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Proper rehabilitation after orthopedic surgery is a crucial component in helping patients improve range of motion, increase strength and function, and improve quality of life. Our Physical Therapist’s role is to identify imbalances in your body that remain after your surgery to make sure the effects of surgery are as positive as possible.

Post-surgical physical therapy treatments should achieve four objectives:

Objective 1:    Pain Modulation & Inflammation Control
Objective 2:    Promotion of Active Movement
Objective 3:    Enhancement of Neuromuscular Performance: Exercise
Objective 4:    Patient Education & Biomechanical Counseling

Objective 1:Pain Modulation & Inflammation Control

Pain is the body’s way of indicating an injury is present.  Surgery essentially is a controlled injury utilized to fix a part of your body in need of repair. Physical Therapists are trained to help manage pain from injury and surgery.  Controlling your pain is an important first step in promoting a healthy and healing environment for you to recover following surgery. Some pain is common and expected following a surgery and will be a part of the recovery process.  An integral part of a rehabilitation program is to manage the inflammation and pain to progress the patient from the Objective 1 to Objective 2 as quickly and as safely as possible. Several ways a Physical Therapist can help you control your pain include:

  • Ice Application
  • Proper body positioning
  • Gentle joint mobilizations and movements
  • Electrical Stimulation (TENS)

Objective 2: Promotion of Movement: Passive & Active Motion

Physical Therapists working with patients following surgery will develop a detailed rehabilitation program for the patient that will include the promotion of both passive and active movements.  There is a strong body of evidence to support moderate stress to tissue is essential for connective tissue nutrition and repair.  In many studies movement was introduced with passive motion initially and progresses to active movement.  Moderate active movement has been shown to benefit assisting tissue recovery following injury, surgery, and immobilization.  Early active movement after surgery contributes to good circulation and promotes rapid healing of incisions, maintains muscle and helps to allow for proper remodeling, tissue repair, and regeneration.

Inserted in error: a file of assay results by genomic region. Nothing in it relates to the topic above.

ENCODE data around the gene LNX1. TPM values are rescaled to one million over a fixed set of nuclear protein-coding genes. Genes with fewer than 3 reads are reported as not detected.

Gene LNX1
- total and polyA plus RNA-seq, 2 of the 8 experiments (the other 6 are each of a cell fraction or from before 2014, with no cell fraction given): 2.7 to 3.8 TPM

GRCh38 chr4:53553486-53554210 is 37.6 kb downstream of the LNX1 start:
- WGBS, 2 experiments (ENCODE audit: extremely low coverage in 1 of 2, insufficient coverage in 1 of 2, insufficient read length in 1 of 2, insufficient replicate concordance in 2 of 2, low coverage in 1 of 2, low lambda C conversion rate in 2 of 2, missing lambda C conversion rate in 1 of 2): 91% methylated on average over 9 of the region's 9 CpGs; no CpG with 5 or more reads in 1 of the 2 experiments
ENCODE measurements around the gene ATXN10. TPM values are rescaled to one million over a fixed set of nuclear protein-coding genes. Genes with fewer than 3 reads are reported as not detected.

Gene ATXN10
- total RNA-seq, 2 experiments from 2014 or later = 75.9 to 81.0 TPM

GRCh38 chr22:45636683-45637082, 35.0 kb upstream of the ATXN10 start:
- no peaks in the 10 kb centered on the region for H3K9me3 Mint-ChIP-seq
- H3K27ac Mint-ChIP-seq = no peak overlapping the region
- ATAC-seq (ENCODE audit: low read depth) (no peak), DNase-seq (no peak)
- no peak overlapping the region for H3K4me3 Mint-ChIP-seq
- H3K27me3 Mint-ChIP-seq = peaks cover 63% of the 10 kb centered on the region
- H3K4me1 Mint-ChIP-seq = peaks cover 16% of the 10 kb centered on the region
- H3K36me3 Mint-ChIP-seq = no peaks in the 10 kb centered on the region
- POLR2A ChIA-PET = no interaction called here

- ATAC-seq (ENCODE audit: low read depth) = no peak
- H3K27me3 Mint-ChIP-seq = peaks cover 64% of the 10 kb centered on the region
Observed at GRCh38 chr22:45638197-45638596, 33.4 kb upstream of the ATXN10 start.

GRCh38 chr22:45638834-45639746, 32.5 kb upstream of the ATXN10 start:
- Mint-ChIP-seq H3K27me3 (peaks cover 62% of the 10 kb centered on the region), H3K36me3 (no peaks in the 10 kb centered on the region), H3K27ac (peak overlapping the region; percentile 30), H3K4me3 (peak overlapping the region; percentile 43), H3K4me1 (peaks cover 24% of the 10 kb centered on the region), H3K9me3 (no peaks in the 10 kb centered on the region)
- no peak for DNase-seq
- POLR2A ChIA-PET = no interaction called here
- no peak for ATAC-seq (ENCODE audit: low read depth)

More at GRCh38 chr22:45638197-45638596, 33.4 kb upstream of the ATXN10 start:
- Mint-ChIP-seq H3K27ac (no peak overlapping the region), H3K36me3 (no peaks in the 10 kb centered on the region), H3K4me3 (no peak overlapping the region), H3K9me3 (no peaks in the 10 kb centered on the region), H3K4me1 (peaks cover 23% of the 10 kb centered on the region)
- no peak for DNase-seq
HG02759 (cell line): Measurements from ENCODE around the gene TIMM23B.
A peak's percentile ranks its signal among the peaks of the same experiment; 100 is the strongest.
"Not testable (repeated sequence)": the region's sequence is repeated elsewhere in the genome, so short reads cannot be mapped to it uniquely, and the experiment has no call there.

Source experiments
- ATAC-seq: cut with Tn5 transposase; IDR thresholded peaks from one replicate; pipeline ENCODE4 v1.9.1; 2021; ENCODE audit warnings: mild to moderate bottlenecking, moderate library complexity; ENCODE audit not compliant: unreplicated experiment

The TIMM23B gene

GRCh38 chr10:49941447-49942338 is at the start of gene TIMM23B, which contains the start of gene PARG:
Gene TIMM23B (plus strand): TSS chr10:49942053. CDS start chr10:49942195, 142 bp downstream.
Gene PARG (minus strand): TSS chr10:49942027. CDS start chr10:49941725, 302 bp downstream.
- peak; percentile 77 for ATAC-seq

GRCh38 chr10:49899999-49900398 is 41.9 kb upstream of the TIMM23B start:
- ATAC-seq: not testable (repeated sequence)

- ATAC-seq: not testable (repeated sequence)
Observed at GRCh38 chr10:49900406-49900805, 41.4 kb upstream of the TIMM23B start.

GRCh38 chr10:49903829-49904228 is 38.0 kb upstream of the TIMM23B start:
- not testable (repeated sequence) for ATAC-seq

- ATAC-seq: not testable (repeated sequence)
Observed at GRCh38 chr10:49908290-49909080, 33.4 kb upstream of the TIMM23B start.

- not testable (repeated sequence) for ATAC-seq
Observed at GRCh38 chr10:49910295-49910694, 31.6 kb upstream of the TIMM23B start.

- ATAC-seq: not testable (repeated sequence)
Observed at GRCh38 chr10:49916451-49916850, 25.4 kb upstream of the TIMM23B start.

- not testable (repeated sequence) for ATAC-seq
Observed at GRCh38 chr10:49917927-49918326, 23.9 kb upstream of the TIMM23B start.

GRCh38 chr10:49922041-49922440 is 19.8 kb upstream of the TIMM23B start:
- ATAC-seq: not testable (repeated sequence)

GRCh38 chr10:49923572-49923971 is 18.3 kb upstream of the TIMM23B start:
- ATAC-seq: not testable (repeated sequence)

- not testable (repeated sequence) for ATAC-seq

Objective 3: Enhancement of Neuromuscular Performance: Exercise

Exercise is critical to getting better after surgery. It is the key to getting patients back to activity safely, eliminating fatigue, promoting proper movement strategies through neuromuscular recruitment, enhancing strength, and avoiding re-injury. Ultimately, exercise is critical both in helping the body heal from the original injury and in preventing future insults and injury to the surgical area or adjacent anatomy. Your physical therapist at VTFC will develop an individually tailored exercise program based on knowledge of the exact type of surgery, and the forces that are most beneficial for the patient's affected area under exercise conditions. Patients will typically learn the exercises with the physical therapist and then do them on their own as a home exercise program. There are many exercise modalities available for patients. When the therapist and patient work together, they can find alternatives that will greatly benefit the patient's physical condition and capability for resuming activities to almost any level.

Objective 4: Patient Education & Biomechanical Counseling

With one-on-one physical therapy sessions at VTFC, patients have plenty of opportunity to ask their physical therapist questions. Patient Education is critical for the patient to understand their surgery and road to full recovery. Therapists can explain exactly what changes have occurred as a result of the patient's specific surgery, and what can be done to maximize the benefits from your surgery.

Biomechanical counseling will be a major part of the post-surgical rehabilitation. Our staff has a specific knowledge base on joint biomechanics for all joints and how they should move and interact.  Efficient and proper movement patterns and motions are necessary to minimize stress to joints and the surgically repaired tissue. Our staff is trained to identify faulty movement patterns that may have become present because of pre-surgery compensatory movement strategies to avoid pain.  Our staff is also trained to promote correct movement strategies and counsel our patients with good biomechanical movements coupled with the pursuit to reach the post-surgical goals of each patient.

Post-Surgical Success

Any patient's success in recovery from surgery depends on his or her willingness to work hard at home as well as with the therapist. Ideally, the surgery will take the patient a great deal of the way on the road to recovery, and then the patient and therapist team can work together to make the recovery the best possible. Our team at VTFC is committed to having the experience and knowledge to provide a successful post-surgical rehabilitation experience and getting you back to doing what you do best. Our staff has vast experience in treating the following post-surgical conditions:

The excellent physical therapy has enabled me to recover from spinal surgery in record time! Thanks VTFC~- Grey B.
They helped me get through a season!- Reed Doughty